SanDisk, Sony, and Nikon have announced the joint development of a set of specifications for a new memory card format. The three companies have officially proposed the details to the CompactFlash Association (CFA), the international standards organization, with the intent to standardize the format.

To address the need of professional photography and High Definition video applications, the trio have outlined specifications that achieve data transfer rates of up to 500MBps (theoretical maximum interface speed) using the PCI Express interface. The current CompactFlash specification (CF6.0), released in November 2010, uses the PATA interface and only offers a maximum performance of up to 167MBps. The new memory cards would also meet the future space requirements of professional imaging applications: the proposed new format has the potential to extend theoretical maximum capacities beyond 2TB.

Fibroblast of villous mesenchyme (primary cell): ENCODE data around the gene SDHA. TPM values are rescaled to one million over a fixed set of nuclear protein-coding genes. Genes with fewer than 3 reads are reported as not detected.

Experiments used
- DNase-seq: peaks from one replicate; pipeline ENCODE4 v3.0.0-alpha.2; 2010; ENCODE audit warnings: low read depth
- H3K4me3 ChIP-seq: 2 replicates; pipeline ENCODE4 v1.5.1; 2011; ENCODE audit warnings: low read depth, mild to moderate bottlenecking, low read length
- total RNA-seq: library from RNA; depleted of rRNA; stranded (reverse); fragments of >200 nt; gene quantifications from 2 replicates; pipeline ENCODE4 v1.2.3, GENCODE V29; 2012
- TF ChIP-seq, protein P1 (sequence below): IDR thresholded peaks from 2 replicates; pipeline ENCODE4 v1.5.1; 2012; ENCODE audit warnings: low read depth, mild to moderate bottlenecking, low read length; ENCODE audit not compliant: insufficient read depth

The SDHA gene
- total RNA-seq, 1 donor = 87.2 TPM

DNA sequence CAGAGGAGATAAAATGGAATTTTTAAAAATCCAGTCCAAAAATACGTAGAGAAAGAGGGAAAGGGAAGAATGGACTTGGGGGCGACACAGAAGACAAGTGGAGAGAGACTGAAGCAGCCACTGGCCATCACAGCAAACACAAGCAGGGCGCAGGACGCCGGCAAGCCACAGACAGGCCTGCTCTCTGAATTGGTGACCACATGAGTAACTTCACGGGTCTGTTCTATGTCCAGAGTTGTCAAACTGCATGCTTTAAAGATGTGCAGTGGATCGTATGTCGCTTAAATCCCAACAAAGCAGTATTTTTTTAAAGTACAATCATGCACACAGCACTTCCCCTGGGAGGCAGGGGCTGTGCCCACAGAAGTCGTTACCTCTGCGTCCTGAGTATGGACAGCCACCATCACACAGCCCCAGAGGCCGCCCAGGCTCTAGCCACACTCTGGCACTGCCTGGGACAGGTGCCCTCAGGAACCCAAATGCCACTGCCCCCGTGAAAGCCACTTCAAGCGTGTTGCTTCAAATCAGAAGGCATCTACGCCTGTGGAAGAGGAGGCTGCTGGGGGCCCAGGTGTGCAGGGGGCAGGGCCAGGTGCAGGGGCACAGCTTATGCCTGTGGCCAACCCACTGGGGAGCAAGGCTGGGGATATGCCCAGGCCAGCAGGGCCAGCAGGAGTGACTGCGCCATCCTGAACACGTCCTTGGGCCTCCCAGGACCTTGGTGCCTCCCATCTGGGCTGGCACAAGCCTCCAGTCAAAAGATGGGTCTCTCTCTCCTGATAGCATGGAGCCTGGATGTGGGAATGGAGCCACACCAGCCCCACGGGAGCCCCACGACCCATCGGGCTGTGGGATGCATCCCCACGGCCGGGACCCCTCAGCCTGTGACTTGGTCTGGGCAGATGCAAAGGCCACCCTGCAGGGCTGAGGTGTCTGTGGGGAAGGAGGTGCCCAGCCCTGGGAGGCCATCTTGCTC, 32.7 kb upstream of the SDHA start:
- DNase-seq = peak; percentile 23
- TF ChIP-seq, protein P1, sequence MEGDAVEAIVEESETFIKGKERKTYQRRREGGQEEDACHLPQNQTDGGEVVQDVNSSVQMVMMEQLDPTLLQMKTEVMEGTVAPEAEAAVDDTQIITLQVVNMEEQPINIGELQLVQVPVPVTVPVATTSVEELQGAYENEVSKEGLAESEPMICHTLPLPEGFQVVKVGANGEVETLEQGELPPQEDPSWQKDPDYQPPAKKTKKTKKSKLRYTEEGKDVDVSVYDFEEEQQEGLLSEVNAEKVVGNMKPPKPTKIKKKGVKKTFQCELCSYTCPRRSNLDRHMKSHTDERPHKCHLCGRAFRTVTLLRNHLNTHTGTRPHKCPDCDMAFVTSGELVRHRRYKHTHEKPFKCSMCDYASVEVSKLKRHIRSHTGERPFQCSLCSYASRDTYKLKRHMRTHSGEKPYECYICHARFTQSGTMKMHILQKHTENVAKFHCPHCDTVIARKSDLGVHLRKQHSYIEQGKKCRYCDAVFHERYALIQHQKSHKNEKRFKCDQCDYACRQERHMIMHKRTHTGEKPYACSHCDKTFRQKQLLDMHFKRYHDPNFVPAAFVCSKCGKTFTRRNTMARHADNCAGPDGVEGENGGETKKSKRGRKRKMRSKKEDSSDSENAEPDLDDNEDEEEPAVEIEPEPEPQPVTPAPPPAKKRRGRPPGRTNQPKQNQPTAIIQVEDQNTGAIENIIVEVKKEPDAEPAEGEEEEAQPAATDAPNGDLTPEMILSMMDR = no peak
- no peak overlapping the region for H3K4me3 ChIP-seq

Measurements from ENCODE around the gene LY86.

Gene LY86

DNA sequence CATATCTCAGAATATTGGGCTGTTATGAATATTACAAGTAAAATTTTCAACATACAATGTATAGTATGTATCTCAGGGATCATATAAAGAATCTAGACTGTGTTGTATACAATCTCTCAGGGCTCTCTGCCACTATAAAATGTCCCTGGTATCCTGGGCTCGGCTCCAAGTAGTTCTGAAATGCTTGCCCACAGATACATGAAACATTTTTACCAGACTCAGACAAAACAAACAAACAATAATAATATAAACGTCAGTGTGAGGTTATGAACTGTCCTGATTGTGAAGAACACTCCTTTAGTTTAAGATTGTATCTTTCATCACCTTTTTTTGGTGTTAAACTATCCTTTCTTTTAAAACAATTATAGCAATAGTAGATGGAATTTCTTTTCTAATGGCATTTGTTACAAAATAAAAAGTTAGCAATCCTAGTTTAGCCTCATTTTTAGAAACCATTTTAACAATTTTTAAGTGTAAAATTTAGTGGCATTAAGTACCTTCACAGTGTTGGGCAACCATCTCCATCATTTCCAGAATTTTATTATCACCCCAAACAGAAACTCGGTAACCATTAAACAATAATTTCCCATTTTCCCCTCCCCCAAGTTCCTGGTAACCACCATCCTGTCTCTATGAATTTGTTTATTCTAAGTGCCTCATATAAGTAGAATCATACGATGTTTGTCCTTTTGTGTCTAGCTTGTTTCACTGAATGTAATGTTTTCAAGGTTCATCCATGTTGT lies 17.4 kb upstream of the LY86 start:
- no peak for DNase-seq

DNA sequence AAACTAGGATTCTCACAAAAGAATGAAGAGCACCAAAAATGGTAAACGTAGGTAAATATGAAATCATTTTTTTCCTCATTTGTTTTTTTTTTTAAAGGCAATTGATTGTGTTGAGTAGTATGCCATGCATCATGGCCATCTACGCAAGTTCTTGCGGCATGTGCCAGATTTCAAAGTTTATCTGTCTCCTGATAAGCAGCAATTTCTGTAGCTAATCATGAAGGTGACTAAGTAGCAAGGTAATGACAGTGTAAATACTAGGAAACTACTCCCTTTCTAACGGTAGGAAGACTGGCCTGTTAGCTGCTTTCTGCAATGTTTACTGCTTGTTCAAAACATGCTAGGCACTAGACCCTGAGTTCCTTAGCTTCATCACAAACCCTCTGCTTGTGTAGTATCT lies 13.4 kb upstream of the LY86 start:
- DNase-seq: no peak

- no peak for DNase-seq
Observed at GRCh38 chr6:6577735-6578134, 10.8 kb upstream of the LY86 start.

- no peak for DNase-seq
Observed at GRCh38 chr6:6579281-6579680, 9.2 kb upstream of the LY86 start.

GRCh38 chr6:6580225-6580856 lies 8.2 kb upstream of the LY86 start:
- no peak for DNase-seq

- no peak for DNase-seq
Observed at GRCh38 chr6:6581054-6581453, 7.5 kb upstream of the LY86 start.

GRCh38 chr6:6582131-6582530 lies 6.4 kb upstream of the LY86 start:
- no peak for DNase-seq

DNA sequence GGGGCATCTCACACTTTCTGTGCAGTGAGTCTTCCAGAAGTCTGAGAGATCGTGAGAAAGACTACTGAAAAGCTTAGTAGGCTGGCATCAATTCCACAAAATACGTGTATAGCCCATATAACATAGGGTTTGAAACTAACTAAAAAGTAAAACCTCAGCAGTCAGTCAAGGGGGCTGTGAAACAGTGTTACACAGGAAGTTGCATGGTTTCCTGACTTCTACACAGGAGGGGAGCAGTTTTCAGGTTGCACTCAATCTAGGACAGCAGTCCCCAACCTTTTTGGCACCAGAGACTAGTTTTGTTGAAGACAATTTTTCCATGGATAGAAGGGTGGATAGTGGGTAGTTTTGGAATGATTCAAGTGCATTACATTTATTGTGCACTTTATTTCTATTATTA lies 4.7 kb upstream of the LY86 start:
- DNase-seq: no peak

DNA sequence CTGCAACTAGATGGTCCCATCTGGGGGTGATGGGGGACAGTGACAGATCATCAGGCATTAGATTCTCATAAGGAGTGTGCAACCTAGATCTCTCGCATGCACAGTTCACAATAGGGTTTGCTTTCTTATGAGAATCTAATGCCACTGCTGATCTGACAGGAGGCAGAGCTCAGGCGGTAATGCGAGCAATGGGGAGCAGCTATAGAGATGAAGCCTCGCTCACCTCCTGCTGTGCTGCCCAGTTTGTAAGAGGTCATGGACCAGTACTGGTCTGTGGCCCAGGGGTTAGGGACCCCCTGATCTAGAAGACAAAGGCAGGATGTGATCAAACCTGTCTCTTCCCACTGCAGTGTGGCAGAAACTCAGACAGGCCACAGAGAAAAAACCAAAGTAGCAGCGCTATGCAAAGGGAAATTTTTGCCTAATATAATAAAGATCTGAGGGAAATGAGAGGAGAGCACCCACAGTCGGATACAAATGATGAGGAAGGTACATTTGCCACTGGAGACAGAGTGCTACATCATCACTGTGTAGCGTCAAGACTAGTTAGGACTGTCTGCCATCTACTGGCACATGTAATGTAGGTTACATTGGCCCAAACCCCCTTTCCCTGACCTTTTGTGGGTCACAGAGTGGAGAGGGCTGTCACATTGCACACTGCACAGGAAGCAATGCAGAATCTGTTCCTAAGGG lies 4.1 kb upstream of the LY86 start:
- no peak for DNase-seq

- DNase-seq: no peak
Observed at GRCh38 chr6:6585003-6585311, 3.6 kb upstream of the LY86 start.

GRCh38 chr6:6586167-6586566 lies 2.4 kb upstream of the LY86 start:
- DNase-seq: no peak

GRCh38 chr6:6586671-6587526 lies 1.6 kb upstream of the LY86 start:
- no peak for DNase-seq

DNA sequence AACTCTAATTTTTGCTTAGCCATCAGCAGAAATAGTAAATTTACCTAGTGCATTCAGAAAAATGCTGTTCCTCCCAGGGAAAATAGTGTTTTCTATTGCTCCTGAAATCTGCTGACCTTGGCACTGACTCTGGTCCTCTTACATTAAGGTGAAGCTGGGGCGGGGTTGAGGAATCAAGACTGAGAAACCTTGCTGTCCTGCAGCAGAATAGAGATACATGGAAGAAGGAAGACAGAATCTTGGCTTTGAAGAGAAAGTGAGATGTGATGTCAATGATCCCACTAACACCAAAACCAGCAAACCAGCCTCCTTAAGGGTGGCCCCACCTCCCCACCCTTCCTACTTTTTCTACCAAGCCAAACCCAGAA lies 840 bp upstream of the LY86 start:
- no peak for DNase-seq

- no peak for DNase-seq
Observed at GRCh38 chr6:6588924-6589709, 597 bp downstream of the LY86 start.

The faster speeds and larger capacities will enable continuous burst shooting of massive RAW images. The enhanced performance also allows users to quickly transfer storage-intensive high-resolution photos and videos from the card to a computer. Furthermore, battery life would be extended thanks to a combination of high-speed data transfer with low power consumption. All in all, the new format is looking good, at least at this stage, and the CFA seems to agree.

"This ultra high-speed media format will enable further evolution of hardware and imaging applications, and widen the memory card options available to CompactFlash users such as professional photographers," Mr. Shigeto Kanda, chairman of the CFA board, said in a statement. "This next generation format is expected to be widely adapted to various products, including those other than high-end DSLRs."